Plants often suck up nitrates too, but it's typically a very low percent, especially for slow growing plants. And while plants are just there, absorbing the nitrates at their own pace, water is being drawn right to the algae of the algae scrubber, resulting in nitrates getting absorbed more quickly among the tank as a whole.
Plastic canvas is a great material for algae to grow on, although to be fair, just about any surface is susceptible to algae. However, the green stuff will most likely stick to the mesh because of the water flow accessibility that mesh has, and plastic mesh is easy to remove from the scrubber when the algae gets too thick (washing some of it off and placing it back in).
It is even better to use sandpaper or a sander to make the mesh that more "clingy" for the algae. The following video is the best video I've seen for making a simple algae scrubber for any aquarium.
I'm a strong believer in giving aquatic animals as many options as possible in the tank. By this, I mean creating a diverse environment, such as making one corner of the tank full of foliage (jungle-like), while providing an open space area for fish to swim freely without bumping into something. Lighting and shading in an aquarium is another way of giving your animals options, as some would like to be near the surface, close to the light, while others prefer darkness--a prime example would be the plecostomus.
So, if there isn't enough décor/plants to provide a lot of darkness in one area of the tank, then simply filter out the lighting with black canvas mesh. Placing it on top of the screen, underneath the light, is the simplest way to do it, but it depends greatly on how your lighting is set up. If the light is just hanging over the tank, you may have to get fishing line and find a away to tie it under.
Warning: Plastic canvas mesh, like most flexible plastic, can melt at a certain degree, so be weary of having it too close to the light. I would give at least an inch of space between the light and the mesh, but be your own judge.
So this is basically the same as shading, only instead of adding black to simply darken an area in the tank, you are taking advantage of the array of colors this mesh comes in. This is pure aesthetics; it doesn't matter to the animal what color its surroundings are; this is just to add beauty to the tank, especially if you have a color theme. This is still shading, only lighter. And it can benefit the animal if it doesn't like particularly bright lights (e.g., the betta fish).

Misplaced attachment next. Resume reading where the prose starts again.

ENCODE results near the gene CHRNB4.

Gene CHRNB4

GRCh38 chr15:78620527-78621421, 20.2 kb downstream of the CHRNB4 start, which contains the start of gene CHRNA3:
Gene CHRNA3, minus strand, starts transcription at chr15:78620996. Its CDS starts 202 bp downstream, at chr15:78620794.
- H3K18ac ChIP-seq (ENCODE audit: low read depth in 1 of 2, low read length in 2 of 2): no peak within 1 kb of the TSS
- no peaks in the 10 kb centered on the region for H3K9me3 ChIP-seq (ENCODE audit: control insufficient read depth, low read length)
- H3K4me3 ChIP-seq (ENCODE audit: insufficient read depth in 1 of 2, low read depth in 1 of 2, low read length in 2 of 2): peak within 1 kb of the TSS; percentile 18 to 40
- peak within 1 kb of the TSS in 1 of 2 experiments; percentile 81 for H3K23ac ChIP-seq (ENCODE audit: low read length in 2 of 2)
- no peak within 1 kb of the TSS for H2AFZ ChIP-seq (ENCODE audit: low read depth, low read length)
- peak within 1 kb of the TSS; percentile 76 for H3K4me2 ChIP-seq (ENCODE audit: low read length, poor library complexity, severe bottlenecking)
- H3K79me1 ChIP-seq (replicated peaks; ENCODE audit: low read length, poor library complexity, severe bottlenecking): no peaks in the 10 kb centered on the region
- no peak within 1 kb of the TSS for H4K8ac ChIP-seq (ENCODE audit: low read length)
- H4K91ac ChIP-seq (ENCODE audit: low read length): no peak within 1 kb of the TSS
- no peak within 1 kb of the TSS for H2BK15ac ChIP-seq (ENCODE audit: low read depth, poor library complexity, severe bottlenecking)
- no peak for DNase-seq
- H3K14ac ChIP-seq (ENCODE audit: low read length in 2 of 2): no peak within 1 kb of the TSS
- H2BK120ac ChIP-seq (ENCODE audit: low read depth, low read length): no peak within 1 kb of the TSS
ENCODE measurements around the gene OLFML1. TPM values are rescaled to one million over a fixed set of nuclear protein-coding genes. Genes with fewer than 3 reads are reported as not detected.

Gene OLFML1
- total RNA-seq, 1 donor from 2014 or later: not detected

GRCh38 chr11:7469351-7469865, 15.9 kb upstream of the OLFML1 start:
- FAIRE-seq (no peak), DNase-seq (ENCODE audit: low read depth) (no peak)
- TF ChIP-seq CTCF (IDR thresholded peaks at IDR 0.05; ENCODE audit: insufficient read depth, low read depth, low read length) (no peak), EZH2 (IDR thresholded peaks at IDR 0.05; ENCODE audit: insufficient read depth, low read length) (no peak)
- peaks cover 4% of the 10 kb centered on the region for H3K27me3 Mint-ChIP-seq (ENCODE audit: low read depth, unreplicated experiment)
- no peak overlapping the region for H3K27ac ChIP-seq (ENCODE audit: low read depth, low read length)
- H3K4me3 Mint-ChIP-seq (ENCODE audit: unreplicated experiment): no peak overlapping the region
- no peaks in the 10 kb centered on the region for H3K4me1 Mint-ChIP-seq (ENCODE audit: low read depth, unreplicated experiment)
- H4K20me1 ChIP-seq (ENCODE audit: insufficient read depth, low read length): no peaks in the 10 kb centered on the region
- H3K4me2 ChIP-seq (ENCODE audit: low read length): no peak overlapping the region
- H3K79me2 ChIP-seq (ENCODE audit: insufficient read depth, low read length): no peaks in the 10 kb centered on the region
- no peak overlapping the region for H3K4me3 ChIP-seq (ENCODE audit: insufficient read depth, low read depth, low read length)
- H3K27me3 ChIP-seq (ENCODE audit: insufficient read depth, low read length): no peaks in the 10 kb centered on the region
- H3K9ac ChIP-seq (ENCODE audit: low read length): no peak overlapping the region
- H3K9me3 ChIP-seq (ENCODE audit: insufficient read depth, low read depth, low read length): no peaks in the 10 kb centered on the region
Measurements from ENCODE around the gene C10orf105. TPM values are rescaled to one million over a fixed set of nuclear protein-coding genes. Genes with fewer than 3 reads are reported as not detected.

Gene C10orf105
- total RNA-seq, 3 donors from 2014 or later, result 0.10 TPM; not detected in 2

This is good gripping material, and because it is aquarium safe, it only makes sense to use it when making ramps for semi-aquatic animals such as crustaceans, amphibians, and turtles. With lightweight animals like hermit or fiddler crabs, the mesh alone should be enough to support them. Heavy animals, like turtles, will obviously need something sturdier, but the mesh can still be glued/tied on the surface of the ramp to serve its purpose. To the right is a perfect example of mesh serving not only as climbing material, but for land space as well (and from preventing the crabs from escaping through the HOB filter!).
Warning: When cutting plastic mesh intended for animals to use, be sure to cut evenly so there are no sharp plastic parts sticking out; this can scratch amphibians, fish, and tear those with long fins.
A safe hideout for baby shrimp or baby dwarf crayfish.
Dee on July 24, 2020:
I made my Beta a hammock to rest in and he loves it i made sure there were no sharp edges and the wire to hang it is a jewelry one that wont rust
mariekbloch (author) on May 18, 2020:
I suppose, as long as there are no sharp edges that can snag their fins, or there is no way the fish can get tangled in it.
LNS on May 16, 2020:
Plastic canvas and acrylic yarn are both used in aquariums. In other hobbies they are used together to "build" decor. Could you use those techniques to diy decorations and such?
mariekbloch (author) on August 09, 2019:
I always wash off whatever I put in the tank. I doubt it was the mesh though. No, I've never had this issue.
Bcatelyn on July 30, 2019: